Press Release: Lasting Solutions to Address the Crisis of Denver Homelessness
For Immediate Release
March 6, 2019
Vice President of Communications and Public Policy
Colorado Coalition for the Homeless
Denver, CO — The Colorado Coalition for the Homeless (CCH) believes that the Right to Survive Measure, Initiative 300, has been born out of outrage and frustration by those experiencing homelessness, and those advocating on their behalf, to the criminalization of homelessness, the lack of adequate and accessible emergency shelter and the lack of affordable housing to meet the needs of those currently on the streets or in the shelters of Denver. This situation, coupled with Denver’s Urban Camping Ban ordinance, sweeps by Denver Police Department enforcing that ban, and other laws that criminalize homelessness, has led to a growing number of street encampments affecting more neighborhoods and businesses.
The Colorado Coalition for the Homeless has long advocated for long-term and lasting solutions to ending homelessness in Denver and throughout Colorado. We are concerned that the “solution” of the Right to Survive initiative will have unintended consequences and will not resolve the complex crisis we are experiencing in Denver. We believe that a lasting solution requires an adequate supply of affordable housing, including permanent supportive housing for those with disabling conditions, and a robust emergency response system that has safe, appropriate, and accessible emergency shelter to provide temporary housing until long term housing can be obtained. Further, emergency shelter, bridge housing, permanent supportive and affordable housing must be designed and allocated relevant to the unique needs of all who experience homelessness. Particular attention should be directed to women, individuals with cross-disabilities, LGBTQ populations, youth, and seniors.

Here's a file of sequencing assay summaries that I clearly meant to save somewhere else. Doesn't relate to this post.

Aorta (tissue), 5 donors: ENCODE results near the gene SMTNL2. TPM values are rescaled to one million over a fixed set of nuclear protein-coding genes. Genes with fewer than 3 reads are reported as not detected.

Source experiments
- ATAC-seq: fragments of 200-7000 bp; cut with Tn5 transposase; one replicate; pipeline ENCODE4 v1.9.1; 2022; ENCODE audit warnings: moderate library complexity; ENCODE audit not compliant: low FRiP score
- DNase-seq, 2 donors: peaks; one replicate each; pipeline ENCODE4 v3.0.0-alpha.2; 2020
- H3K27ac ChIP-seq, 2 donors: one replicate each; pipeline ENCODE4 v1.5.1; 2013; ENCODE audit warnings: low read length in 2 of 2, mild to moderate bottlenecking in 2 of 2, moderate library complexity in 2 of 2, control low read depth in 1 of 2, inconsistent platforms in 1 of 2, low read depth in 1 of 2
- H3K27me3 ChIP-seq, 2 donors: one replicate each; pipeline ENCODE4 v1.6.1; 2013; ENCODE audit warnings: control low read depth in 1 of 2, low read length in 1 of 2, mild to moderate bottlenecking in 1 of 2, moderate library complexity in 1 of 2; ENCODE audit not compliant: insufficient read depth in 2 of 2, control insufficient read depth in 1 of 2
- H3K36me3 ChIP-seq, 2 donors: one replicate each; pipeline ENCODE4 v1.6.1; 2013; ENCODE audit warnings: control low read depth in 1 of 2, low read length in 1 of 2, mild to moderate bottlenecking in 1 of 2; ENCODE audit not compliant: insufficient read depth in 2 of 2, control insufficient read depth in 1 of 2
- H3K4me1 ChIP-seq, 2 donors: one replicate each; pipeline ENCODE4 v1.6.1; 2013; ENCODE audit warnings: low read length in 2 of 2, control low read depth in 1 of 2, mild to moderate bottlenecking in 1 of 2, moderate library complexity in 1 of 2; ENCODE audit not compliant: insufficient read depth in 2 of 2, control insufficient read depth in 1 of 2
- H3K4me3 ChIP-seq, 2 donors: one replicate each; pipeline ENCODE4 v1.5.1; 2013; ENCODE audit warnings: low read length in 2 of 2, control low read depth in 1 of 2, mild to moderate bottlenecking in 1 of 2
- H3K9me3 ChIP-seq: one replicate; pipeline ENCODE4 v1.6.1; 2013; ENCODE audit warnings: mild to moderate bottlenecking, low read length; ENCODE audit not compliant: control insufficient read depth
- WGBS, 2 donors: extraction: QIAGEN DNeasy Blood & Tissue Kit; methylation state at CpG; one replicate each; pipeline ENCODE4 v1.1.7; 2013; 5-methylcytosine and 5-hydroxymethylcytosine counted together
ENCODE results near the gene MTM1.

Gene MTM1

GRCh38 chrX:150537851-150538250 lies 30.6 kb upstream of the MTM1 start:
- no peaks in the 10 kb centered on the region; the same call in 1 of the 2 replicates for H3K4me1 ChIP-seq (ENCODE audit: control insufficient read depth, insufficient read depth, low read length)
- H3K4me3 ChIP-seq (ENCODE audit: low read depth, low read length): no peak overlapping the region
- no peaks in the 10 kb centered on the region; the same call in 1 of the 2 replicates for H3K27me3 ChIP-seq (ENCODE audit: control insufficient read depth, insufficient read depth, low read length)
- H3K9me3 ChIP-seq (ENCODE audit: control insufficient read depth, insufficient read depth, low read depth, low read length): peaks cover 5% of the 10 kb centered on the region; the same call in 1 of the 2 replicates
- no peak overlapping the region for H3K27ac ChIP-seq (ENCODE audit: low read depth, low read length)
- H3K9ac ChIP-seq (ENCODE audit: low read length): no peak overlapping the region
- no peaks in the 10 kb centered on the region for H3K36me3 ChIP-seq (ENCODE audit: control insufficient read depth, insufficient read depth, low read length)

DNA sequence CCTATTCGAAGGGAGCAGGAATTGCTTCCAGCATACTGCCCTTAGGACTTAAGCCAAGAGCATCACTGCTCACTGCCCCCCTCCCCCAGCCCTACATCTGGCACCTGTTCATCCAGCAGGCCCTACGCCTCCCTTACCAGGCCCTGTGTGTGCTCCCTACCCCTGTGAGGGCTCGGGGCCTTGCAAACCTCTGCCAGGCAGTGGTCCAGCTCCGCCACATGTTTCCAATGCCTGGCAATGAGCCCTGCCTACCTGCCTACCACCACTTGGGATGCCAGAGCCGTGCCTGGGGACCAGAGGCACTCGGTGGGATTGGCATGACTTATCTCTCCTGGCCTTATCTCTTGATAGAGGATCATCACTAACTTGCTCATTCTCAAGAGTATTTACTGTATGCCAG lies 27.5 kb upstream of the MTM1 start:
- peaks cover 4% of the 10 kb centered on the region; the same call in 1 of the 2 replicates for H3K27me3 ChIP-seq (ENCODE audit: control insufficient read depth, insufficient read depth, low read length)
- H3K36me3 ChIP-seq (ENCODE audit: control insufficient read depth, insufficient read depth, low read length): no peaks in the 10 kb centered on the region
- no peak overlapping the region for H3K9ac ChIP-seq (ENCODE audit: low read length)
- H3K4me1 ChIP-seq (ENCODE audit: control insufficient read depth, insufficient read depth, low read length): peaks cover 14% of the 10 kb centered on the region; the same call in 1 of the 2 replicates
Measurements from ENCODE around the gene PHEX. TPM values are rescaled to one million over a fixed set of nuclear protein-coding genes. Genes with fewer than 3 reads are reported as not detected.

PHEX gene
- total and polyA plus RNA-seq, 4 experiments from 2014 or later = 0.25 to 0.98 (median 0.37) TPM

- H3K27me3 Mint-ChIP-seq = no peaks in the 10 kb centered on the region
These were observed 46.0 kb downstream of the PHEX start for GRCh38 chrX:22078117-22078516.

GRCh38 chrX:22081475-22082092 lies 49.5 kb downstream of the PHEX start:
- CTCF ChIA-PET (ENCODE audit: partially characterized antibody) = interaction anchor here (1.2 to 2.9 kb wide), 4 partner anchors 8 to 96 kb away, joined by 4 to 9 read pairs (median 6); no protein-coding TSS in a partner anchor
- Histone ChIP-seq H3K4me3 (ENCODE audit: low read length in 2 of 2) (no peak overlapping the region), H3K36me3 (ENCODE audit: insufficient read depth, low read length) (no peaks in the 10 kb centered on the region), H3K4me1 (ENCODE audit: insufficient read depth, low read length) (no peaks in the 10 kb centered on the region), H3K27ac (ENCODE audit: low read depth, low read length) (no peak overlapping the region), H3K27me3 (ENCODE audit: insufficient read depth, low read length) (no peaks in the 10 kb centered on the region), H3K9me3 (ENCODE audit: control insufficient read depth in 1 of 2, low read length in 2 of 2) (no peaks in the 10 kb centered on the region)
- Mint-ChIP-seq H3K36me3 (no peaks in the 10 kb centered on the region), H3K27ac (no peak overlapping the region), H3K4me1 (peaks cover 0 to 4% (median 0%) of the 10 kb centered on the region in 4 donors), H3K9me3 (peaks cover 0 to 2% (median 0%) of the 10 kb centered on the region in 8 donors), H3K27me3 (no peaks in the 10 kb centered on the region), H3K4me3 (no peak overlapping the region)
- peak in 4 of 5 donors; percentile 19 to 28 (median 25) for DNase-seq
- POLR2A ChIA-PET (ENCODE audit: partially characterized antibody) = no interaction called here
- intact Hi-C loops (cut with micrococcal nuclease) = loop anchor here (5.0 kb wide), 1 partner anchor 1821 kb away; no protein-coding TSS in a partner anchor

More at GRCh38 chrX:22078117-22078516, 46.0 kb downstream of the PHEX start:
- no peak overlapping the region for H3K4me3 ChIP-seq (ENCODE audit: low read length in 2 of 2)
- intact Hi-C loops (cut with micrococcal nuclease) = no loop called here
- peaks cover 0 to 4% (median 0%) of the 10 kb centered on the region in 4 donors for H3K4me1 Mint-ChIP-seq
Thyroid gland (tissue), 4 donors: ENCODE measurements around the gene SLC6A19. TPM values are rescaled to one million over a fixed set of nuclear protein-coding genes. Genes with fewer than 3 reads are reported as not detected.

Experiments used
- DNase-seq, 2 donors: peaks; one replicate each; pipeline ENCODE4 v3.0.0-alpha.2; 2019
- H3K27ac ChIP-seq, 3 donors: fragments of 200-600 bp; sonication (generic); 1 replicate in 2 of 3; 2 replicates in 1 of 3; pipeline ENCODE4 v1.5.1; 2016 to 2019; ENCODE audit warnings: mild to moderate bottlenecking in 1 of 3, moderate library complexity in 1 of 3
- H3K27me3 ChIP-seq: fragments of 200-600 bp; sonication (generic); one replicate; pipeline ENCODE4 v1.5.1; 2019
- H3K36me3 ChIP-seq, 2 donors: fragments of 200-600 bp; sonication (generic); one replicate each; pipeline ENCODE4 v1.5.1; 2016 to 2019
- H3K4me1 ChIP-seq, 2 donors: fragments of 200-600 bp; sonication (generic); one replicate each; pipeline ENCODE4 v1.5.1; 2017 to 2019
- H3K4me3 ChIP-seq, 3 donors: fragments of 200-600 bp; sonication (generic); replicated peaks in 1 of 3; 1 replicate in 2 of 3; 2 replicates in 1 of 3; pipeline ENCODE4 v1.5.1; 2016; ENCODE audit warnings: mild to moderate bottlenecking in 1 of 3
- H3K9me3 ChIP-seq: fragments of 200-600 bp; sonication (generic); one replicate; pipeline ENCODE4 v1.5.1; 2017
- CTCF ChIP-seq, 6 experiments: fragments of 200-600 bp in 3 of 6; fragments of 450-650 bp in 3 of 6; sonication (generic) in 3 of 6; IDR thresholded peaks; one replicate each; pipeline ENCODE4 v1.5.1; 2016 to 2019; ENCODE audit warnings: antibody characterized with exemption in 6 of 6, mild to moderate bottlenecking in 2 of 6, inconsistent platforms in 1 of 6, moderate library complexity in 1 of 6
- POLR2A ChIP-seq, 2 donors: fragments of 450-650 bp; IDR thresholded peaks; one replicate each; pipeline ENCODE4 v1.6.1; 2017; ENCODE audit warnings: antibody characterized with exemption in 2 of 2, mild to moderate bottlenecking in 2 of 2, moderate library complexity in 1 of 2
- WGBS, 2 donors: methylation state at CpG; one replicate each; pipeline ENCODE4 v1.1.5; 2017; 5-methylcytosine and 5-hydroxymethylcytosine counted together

The current system has failed to provide safe and appropriate alternatives to living on the streets for everyone experiencing homelessness in Denver. CCH does not believe the solution to this failure should be to “institutionalize” encampments and street homelessness through a “right to be left alone” on the streets. CCH believes in long-term, permanent solutions to homelessness that respect the inherent dignity of all individuals while balancing the other needs of the community. Initiative 300 appears to provide a short-term response to frustrations with the current failed system, responding to the symptoms rather than the cause of the problem. Instead, we should strive for more than merely protecting the right of someone to survive on the streets and take action to ensure the right to safe, affordable, and long-term housing with dignity. We should work to eliminate the need for a “right to survive” and the unproductive response of criminalizing the actions necessary to survive outside by providing safe and accessible alternatives to living on the streets.